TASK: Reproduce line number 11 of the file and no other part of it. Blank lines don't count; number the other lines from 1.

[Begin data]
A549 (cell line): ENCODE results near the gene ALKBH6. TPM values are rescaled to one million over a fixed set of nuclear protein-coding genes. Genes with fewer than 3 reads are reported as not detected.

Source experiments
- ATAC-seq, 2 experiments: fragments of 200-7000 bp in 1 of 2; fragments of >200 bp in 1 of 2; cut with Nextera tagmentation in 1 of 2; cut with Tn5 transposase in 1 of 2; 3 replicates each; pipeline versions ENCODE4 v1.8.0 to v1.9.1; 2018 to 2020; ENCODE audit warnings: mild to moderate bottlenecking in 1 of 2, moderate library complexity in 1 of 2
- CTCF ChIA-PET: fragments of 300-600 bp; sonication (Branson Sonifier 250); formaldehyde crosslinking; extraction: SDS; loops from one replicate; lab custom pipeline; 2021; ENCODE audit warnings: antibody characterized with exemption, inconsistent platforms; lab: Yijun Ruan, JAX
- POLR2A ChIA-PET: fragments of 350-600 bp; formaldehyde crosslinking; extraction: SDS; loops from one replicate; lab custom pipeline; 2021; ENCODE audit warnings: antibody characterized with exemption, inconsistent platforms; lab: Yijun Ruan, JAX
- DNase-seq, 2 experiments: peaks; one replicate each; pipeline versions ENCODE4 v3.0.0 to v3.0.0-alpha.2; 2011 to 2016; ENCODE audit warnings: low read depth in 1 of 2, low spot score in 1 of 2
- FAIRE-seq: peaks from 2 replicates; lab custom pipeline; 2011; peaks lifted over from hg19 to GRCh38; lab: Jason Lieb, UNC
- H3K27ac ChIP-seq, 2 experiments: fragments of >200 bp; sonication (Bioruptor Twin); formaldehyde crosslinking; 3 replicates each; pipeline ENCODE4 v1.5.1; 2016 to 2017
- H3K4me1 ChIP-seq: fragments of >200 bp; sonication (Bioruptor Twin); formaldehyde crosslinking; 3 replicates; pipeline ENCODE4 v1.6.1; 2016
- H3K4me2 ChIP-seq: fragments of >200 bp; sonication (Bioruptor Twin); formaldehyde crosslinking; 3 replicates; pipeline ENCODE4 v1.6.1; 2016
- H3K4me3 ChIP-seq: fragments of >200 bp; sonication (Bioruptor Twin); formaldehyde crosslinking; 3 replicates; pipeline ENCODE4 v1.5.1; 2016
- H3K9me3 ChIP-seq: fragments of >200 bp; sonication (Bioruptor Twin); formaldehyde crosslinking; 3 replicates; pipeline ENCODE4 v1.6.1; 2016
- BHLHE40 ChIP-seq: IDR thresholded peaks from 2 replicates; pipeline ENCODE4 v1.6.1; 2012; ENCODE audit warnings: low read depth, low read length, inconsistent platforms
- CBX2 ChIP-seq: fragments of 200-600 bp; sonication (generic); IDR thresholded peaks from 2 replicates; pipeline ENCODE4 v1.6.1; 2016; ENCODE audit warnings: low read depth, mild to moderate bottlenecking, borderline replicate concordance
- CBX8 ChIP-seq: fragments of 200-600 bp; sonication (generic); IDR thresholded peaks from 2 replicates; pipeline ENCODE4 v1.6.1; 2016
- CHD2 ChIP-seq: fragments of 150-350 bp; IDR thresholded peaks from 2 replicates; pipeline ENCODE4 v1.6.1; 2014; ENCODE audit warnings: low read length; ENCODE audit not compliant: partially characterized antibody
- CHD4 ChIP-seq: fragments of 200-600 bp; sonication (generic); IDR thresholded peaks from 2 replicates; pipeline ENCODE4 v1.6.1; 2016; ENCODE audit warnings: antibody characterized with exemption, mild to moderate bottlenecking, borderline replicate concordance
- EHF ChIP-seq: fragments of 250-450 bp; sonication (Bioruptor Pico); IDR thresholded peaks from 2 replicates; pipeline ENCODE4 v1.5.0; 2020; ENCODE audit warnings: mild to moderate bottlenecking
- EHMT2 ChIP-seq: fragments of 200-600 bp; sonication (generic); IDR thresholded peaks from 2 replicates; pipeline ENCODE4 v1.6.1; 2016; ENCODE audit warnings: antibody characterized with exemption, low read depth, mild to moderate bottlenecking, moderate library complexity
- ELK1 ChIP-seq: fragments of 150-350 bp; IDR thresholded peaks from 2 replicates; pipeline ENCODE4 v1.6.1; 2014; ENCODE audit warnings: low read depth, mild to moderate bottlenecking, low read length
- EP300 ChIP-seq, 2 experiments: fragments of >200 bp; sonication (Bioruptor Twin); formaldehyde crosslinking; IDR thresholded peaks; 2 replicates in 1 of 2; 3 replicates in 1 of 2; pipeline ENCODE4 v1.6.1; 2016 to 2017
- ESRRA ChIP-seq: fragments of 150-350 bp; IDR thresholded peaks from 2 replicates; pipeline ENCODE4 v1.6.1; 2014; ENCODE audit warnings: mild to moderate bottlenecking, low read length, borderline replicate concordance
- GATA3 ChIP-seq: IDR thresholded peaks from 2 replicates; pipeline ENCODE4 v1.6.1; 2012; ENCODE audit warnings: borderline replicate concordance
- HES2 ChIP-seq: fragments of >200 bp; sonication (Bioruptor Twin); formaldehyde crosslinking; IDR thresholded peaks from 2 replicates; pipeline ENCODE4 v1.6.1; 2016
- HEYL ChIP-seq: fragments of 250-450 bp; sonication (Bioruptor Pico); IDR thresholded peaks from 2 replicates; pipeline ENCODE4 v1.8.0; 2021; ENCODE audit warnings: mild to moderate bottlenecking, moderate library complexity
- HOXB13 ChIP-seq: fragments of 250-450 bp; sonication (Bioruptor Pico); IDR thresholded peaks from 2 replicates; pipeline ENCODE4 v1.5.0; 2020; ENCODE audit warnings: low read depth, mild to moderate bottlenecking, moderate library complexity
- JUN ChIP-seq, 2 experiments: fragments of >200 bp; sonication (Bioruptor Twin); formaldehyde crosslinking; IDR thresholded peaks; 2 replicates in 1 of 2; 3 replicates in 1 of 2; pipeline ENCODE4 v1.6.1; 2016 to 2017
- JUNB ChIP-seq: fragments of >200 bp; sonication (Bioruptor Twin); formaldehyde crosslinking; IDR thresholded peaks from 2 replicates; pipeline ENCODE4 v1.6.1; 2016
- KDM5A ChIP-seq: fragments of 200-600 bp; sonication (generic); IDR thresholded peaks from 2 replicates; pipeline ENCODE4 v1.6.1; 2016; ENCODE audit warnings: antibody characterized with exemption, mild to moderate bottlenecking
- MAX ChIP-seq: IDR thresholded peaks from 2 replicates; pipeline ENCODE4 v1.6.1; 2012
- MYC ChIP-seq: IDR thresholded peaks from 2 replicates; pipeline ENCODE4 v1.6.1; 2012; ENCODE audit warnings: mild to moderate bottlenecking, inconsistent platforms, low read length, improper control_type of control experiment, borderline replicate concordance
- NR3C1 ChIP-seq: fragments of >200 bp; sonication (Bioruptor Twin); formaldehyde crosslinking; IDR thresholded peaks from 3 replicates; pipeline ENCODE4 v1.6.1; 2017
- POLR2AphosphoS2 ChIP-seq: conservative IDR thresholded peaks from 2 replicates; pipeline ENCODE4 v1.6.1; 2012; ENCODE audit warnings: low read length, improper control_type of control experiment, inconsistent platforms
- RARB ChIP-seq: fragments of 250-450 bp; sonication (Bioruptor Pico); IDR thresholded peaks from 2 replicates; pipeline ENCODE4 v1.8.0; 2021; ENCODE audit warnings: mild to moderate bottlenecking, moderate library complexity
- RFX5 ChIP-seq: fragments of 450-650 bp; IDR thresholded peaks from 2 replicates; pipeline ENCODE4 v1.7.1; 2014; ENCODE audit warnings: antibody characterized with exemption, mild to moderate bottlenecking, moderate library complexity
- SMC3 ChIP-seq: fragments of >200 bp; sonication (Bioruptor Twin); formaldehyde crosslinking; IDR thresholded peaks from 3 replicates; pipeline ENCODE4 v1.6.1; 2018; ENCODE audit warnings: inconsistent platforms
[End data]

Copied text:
- H3K4me3 ChIP-seq: fragments of >200 bp; sonication (Bioruptor Twin); formaldehyde crosslinking; 3 replicates; pipeline ENCODE4 v1.5.1; 2016